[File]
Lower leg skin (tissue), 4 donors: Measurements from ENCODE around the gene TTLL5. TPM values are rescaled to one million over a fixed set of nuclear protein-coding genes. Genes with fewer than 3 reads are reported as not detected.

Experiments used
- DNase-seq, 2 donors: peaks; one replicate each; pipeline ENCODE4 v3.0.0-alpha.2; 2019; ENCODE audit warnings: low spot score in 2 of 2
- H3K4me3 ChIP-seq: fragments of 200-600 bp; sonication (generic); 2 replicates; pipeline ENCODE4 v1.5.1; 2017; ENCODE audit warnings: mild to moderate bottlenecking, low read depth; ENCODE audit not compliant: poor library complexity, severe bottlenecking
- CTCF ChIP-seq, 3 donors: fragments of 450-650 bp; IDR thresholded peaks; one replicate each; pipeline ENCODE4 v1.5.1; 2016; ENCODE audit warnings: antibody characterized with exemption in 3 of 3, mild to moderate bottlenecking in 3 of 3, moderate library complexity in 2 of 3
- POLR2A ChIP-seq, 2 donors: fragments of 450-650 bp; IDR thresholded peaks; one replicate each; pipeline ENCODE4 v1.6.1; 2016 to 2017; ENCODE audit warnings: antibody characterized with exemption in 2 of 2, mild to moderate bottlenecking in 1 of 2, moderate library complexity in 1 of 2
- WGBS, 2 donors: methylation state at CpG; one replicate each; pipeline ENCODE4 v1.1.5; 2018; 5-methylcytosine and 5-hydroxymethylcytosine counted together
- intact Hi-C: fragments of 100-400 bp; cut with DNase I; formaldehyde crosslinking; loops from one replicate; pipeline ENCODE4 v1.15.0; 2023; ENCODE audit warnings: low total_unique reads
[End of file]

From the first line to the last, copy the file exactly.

Lower leg skin (tissue), 4 donors: Measurements from ENCODE around the gene TTLL5. TPM values are rescaled to one million over a fixed set of nuclear protein-coding genes. Genes with fewer than 3 reads are reported as not detected.

Experiments used
- DNase-seq, 2 donors: peaks; one replicate each; pipeline ENCODE4 v3.0.0-alpha.2; 2019; ENCODE audit warnings: low spot score in 2 of 2
- H3K4me3 ChIP-seq: fragments of 200-600 bp; sonication (generic); 2 replicates; pipeline ENCODE4 v1.5.1; 2017; ENCODE audit warnings: mild to moderate bottlenecking, low read depth; ENCODE audit not compliant: poor library complexity, severe bottlenecking
- CTCF ChIP-seq, 3 donors: fragments of 450-650 bp; IDR thresholded peaks; one replicate each; pipeline ENCODE4 v1.5.1; 2016; ENCODE audit warnings: antibody characterized with exemption in 3 of 3, mild to moderate bottlenecking in 3 of 3, moderate library complexity in 2 of 3
- POLR2A ChIP-seq, 2 donors: fragments of 450-650 bp; IDR thresholded peaks; one replicate each; pipeline ENCODE4 v1.6.1; 2016 to 2017; ENCODE audit warnings: antibody characterized with exemption in 2 of 2, mild to moderate bottlenecking in 1 of 2, moderate library complexity in 1 of 2
- WGBS, 2 donors: methylation state at CpG; one replicate each; pipeline ENCODE4 v1.1.5; 2018; 5-methylcytosine and 5-hydroxymethylcytosine counted together
- intact Hi-C: fragments of 100-400 bp; cut with DNase I; formaldehyde crosslinking; loops from one replicate; pipeline ENCODE4 v1.15.0; 2023; ENCODE audit warnings: low total_unique reads